Updated at 11:36 a.m. on Dec. 26, 2019.
In September 1988, a man looking for cypress wood discovered a body in the marshy forests of Florida. The body was too decomposed to be recognizable, but police made note of what they could: a denim skirt, manicured nails, long dyed-blond hair, breast implants. A prominent forensic anthropologist noticed pitting in the pelvic bones, which he attributed to hormonal changes from childbirth. He proclaimed her a woman—a mother, in fact, who had likely given birth more than once. She became known as “Julie Doe.”
In 2015, however, new DNA tests revealed that she actually had XY chromosomes. Julie Doe was a transgender woman. The pitting in her pelvic bones was likely the result of hormone therapy, rather than childbirth. Her real name, however, remains unknown.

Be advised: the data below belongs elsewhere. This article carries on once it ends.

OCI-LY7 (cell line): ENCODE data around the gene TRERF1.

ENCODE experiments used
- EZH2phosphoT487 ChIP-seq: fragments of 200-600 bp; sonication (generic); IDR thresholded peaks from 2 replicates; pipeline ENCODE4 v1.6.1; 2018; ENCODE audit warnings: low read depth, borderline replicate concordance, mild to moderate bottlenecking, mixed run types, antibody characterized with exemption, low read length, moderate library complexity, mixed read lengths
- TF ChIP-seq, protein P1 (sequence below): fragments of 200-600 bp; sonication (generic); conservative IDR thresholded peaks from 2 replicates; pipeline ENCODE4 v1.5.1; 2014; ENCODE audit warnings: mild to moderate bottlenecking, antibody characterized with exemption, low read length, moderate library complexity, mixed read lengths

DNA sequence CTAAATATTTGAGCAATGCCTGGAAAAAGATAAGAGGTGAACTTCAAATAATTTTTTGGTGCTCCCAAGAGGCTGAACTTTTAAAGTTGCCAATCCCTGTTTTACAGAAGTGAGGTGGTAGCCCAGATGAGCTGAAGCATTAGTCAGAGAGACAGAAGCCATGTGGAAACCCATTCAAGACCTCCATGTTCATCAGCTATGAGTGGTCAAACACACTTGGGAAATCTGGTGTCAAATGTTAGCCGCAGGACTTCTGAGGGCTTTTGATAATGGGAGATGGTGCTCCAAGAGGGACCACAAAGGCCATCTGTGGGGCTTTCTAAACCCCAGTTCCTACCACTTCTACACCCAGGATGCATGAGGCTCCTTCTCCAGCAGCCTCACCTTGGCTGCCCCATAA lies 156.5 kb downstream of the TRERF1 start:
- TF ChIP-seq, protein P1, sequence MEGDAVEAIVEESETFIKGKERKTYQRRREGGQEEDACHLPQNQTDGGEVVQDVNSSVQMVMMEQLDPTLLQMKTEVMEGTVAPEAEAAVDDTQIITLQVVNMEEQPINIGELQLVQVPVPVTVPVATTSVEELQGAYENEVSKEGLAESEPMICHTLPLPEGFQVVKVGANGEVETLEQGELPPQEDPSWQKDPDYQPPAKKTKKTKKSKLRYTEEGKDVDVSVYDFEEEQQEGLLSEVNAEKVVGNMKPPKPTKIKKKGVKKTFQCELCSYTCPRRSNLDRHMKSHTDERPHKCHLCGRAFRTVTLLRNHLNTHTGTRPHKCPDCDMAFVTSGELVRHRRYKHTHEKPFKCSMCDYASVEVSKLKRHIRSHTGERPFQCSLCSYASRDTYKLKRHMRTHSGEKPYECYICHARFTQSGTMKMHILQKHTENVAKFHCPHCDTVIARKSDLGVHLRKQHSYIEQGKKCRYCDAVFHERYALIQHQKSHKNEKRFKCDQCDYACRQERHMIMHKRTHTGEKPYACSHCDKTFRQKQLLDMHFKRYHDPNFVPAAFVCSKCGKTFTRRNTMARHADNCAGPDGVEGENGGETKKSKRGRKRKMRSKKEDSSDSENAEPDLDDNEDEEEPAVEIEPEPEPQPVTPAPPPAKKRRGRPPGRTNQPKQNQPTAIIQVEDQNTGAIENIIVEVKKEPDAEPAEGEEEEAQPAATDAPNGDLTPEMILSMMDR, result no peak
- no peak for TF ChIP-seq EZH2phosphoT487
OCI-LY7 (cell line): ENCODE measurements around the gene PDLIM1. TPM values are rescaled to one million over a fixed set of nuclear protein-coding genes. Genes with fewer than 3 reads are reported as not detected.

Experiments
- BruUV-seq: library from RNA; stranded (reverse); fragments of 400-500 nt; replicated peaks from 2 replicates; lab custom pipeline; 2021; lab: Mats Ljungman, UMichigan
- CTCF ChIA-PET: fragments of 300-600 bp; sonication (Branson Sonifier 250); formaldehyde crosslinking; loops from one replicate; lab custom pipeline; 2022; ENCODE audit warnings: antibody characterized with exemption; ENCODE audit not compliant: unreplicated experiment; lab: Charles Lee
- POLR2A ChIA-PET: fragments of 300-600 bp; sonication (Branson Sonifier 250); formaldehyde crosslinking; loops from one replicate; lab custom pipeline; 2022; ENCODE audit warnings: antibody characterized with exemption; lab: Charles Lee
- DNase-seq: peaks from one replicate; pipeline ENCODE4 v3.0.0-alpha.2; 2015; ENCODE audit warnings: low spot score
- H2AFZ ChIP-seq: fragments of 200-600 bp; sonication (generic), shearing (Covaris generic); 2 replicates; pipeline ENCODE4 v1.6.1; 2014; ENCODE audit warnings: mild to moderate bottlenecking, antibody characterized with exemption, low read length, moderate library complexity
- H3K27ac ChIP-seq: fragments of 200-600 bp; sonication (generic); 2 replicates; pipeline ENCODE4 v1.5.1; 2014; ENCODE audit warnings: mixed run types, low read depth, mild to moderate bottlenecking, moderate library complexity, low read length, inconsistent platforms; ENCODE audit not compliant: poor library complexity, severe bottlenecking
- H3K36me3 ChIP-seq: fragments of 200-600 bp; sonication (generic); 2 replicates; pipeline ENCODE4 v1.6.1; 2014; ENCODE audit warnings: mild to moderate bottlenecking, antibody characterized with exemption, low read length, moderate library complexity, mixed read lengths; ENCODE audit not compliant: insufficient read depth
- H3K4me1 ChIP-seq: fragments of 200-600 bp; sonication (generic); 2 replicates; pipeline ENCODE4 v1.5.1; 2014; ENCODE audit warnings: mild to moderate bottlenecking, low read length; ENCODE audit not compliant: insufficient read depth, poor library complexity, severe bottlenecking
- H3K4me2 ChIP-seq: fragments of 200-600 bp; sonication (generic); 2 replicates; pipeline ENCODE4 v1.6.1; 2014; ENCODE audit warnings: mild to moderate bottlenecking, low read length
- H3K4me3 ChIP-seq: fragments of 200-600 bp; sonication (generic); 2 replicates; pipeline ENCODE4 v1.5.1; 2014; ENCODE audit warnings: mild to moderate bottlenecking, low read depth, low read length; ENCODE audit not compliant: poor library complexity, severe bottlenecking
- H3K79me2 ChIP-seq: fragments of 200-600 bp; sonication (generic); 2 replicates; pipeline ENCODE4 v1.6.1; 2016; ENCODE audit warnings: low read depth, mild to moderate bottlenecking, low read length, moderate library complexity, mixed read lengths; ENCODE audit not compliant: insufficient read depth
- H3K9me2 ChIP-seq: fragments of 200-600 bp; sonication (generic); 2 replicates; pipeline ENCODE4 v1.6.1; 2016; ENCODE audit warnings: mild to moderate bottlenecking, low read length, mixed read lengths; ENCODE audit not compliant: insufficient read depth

Julie Doe’s case was the very first taken up by the Trans Doe Task Force, a small group of volunteers specializing in cold cases with transgender victims. Lee and Anthony Redgrave, a married couple in western Massachusetts, founded the group last year. They began as volunteers with the nonprofit DNA Doe Project, which tries to find names for unidentified bodies through genetic genealogy—a method that combines searching DNA databases with more traditional research of family trees. Genetic genealogy has recently revolutionized cold cases, but Lee and Anthony quickly saw the limits of DNA and family trees for victims who are transgender. (Lee identifies as gender-nonbinary. Anthony is a trans man; he also found out a few years ago that he was born intersex.) For trans victims, genetic genealogy is most likely to lead to a dead name—the name they were born under but not the chosen name they actually lived by.